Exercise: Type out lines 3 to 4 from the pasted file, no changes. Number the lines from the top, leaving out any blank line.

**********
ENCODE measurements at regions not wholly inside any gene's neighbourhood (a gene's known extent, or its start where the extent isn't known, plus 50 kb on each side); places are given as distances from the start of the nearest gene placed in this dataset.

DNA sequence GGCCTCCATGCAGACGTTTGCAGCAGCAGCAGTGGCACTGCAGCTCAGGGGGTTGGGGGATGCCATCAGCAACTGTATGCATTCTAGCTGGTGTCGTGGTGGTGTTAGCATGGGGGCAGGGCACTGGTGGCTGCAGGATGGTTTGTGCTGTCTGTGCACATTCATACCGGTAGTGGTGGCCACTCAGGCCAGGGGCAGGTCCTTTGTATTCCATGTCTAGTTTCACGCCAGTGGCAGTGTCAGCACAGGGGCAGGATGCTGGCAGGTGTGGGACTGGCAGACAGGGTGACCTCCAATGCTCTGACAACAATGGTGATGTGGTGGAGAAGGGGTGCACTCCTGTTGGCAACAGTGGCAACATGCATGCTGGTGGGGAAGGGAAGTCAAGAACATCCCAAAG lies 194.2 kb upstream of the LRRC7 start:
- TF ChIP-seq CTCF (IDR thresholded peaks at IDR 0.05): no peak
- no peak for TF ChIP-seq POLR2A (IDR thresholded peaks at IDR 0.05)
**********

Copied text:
- TF ChIP-seq CTCF (IDR thresholded peaks at IDR 0.05): no peak
- no peak for TF ChIP-seq POLR2A (IDR thresholded peaks at IDR 0.05)